Also, I am way too upright with both my posture AND left arm plane. I will bring it back down just a bit, but I’m surprised you didn’t mention how high my left arm was at the top and how deep I got. And, I noticed I roll my left wrist at initial point of takeaway, opening up the face way too early. I can see right there how that could be a problem hitting solid shots.

    My right shoulder does not rotate back on takeaway, so it’s a false shoulder turn. I lift the club and do not rotate my shoulders.

    Tons of bad stuff going on here UGH!

    Thanks again,

  29. OK, OK Mike, I’ll give you my thoughts. But remember to also post a swing with a ball…

    You have two problems here: One is geometrical, the second is dynamic.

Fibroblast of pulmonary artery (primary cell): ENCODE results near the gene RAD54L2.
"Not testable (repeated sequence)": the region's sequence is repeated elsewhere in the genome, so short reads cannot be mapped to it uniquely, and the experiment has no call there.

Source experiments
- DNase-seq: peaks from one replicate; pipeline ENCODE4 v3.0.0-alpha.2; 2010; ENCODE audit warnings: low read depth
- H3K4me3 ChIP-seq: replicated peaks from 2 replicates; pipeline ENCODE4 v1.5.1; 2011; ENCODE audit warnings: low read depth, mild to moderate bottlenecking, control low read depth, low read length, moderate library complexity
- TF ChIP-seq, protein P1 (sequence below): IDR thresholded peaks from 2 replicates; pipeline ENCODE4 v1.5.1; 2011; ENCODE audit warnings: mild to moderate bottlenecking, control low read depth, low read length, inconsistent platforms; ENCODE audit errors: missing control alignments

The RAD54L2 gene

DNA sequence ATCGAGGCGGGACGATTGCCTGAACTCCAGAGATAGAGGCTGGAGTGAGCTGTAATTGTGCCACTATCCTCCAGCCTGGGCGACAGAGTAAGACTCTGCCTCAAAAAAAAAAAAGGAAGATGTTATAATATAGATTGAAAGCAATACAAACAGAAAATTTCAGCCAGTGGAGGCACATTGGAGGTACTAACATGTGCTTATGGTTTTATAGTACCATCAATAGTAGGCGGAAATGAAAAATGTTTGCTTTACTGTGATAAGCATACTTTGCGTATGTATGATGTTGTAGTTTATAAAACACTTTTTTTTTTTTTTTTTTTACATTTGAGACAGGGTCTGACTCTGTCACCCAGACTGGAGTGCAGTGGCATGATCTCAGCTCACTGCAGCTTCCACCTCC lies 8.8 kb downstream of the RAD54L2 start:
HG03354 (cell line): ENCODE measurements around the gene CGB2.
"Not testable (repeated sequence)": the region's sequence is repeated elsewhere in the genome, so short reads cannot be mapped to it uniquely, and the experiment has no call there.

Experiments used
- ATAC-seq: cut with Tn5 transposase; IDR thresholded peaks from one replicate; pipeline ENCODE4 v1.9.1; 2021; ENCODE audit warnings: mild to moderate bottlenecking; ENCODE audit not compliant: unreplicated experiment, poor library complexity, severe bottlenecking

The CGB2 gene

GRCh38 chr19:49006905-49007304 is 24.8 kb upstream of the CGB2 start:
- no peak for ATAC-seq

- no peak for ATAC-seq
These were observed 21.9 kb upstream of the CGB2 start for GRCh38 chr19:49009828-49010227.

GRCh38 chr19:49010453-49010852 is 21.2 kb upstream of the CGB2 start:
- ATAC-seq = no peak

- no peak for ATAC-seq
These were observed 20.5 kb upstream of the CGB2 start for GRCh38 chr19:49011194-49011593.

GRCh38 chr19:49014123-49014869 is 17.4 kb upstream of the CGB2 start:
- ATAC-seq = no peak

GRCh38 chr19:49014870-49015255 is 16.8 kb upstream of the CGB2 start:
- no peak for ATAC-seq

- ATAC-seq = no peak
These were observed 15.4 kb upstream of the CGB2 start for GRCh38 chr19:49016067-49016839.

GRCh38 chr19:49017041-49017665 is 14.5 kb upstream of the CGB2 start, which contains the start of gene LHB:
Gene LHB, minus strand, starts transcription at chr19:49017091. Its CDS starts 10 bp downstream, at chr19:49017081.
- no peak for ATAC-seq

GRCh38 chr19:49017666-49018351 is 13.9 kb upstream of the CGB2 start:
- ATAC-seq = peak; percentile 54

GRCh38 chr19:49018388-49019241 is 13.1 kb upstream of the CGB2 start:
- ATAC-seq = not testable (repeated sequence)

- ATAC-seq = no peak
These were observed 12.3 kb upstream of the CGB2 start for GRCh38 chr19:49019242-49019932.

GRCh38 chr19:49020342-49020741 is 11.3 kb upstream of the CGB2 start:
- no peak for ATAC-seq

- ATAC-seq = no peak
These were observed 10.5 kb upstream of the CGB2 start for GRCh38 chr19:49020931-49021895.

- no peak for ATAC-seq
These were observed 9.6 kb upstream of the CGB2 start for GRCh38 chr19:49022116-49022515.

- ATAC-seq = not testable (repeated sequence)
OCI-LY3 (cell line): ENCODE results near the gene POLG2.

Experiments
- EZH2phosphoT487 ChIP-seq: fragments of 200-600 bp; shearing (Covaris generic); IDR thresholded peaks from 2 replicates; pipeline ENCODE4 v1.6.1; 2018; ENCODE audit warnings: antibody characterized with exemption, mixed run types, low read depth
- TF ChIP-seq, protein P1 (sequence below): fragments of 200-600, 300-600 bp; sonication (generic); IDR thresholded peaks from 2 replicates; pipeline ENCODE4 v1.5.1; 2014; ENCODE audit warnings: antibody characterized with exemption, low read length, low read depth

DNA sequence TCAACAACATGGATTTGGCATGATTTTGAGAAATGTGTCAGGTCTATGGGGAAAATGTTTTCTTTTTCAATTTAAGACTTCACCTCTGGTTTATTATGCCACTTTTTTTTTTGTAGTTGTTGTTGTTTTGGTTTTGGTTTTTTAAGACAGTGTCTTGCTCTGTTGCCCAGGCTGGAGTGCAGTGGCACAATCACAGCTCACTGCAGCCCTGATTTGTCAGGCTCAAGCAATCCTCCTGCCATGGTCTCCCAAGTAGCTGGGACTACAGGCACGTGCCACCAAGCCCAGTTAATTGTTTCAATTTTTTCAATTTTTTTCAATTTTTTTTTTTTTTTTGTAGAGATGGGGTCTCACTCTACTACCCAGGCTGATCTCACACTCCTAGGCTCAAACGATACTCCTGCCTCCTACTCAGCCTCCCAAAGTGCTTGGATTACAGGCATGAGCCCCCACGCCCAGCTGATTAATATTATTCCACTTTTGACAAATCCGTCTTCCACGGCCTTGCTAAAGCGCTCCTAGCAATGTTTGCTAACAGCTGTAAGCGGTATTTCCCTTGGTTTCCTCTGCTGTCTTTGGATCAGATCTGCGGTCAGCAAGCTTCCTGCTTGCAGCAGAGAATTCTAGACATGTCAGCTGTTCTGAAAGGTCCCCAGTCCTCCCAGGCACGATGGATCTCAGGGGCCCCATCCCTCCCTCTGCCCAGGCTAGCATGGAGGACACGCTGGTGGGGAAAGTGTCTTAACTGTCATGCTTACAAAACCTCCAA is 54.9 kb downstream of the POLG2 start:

From the down the line view you must put your right forearm in a position that is called “on-plane”: from this view we should see your right forearm and the clubshaft ON THE SAME LINE.

    Check this video of Brian Gay at address. He is the poster’s child for the right forearm on plane:


    Currently, your right forearm is too high and ALREADY STRAIGHT. With this position at startup you will “run out of right arm” at impact and have no choice but to cast the club in an attempt to reach to the ball, which is pretty obvious from the face-on view.

    To get a feel for it, grab a 7 iron and swing with your right arm only. After a few misses, you’ll sense that the only way to make it work and feel comfortable is to sense that your right forearm is on line and behind the shaft.